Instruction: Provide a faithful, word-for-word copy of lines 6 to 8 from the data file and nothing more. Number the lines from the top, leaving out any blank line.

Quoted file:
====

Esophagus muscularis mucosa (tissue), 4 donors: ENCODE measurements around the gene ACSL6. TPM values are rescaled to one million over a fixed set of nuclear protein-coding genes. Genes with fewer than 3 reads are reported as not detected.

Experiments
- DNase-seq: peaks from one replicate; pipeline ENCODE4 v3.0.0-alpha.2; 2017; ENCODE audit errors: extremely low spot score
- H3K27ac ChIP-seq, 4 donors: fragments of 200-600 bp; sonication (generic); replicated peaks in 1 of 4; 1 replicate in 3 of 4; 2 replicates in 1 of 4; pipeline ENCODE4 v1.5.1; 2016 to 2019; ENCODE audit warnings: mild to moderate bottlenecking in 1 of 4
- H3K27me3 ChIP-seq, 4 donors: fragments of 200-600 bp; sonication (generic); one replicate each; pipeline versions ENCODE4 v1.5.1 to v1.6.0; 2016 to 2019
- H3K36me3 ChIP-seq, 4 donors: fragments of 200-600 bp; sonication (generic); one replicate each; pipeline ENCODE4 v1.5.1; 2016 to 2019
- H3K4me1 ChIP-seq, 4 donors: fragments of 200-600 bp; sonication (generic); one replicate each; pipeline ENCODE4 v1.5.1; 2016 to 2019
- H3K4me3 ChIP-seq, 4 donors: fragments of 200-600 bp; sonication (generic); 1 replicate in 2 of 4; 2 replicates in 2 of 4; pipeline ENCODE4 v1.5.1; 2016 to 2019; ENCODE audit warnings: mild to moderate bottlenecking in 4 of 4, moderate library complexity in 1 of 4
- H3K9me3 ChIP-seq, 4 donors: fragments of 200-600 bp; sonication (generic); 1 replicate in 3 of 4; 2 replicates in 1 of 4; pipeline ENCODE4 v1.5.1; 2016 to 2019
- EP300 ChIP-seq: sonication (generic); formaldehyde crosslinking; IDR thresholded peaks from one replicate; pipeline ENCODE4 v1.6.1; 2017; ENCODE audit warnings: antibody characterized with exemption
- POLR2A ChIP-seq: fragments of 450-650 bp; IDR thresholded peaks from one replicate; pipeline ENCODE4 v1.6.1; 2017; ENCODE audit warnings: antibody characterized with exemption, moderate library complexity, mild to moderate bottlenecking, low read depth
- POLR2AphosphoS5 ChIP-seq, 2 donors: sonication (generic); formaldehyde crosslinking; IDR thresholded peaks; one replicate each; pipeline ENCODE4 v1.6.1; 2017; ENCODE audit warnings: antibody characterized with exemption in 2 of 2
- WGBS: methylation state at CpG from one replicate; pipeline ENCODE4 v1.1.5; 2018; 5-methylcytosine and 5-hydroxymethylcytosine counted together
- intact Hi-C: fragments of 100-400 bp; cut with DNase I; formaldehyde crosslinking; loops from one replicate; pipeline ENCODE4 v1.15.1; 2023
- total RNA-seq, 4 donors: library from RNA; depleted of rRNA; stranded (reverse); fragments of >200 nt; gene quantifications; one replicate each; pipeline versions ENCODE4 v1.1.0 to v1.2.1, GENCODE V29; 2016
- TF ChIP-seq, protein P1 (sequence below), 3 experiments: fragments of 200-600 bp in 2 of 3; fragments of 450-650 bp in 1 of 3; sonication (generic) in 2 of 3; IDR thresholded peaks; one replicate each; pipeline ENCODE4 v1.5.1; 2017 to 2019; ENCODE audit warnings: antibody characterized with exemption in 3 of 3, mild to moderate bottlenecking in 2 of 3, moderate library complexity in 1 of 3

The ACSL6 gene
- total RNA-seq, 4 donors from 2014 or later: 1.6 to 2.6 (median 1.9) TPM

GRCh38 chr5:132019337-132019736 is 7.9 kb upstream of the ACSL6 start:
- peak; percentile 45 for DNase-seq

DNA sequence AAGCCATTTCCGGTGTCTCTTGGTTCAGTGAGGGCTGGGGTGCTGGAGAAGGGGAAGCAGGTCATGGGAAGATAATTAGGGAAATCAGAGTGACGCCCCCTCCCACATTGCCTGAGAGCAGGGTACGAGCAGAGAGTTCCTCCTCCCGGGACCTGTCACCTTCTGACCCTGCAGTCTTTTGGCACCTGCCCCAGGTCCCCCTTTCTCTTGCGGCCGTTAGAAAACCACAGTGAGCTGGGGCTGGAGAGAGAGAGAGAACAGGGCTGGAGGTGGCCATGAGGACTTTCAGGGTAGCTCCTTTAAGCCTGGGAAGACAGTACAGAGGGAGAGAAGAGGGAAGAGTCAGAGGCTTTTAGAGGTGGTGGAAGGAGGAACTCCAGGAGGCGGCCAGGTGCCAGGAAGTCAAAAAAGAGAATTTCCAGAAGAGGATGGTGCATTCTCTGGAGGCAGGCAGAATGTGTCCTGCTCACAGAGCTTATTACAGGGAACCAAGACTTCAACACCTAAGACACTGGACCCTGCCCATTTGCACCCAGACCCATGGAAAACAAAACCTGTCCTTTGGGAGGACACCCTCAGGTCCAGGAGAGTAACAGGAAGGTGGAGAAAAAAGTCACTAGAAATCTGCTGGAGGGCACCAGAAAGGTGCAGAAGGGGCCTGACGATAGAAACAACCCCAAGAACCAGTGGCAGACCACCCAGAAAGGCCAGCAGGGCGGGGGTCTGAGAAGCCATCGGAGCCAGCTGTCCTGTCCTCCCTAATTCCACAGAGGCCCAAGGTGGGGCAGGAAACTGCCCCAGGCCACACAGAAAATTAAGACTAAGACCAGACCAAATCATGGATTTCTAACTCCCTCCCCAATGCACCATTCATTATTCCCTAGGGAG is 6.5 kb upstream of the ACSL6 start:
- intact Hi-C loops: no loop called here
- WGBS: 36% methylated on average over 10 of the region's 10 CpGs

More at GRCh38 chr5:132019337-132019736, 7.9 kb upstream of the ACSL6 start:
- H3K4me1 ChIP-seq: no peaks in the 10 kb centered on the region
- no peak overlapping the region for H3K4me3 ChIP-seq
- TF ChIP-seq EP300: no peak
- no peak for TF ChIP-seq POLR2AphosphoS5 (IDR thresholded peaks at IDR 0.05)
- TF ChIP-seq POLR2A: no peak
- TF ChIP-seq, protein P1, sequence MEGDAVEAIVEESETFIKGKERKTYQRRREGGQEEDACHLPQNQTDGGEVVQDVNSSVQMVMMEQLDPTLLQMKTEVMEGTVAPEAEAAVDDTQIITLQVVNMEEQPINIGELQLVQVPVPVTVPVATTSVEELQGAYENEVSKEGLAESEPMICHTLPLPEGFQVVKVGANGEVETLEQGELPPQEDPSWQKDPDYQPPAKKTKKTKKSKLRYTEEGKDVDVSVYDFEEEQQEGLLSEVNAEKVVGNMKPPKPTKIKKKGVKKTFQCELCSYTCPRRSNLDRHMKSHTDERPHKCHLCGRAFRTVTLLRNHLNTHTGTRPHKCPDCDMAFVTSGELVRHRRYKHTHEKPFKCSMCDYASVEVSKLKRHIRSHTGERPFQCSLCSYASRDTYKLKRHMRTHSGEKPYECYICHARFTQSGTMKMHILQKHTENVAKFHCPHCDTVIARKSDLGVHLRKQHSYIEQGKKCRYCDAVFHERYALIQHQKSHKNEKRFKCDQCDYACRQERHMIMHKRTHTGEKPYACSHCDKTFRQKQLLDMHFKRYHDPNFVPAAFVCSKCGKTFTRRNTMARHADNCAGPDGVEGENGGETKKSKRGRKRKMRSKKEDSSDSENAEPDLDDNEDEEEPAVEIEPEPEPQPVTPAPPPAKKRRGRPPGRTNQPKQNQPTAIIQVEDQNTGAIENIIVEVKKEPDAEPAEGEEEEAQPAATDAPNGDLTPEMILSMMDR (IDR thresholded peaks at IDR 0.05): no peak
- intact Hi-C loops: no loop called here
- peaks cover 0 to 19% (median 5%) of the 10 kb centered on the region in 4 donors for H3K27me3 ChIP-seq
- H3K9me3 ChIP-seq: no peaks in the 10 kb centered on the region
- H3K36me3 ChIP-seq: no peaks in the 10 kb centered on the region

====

- H3K36me3 ChIP-seq, 4 donors: fragments of 200-600 bp; sonication (generic); one replicate each; pipeline ENCODE4 v1.5.1; 2016 to 2019
- H3K4me1 ChIP-seq, 4 donors: fragments of 200-600 bp; sonication (generic); one replicate each; pipeline ENCODE4 v1.5.1; 2016 to 2019
- H3K4me3 ChIP-seq, 4 donors: fragments of 200-600 bp; sonication (generic); 1 replicate in 2 of 4; 2 replicates in 2 of 4; pipeline ENCODE4 v1.5.1; 2016 to 2019; ENCODE audit warnings: mild to moderate bottlenecking in 4 of 4, moderate library complexity in 1 of 4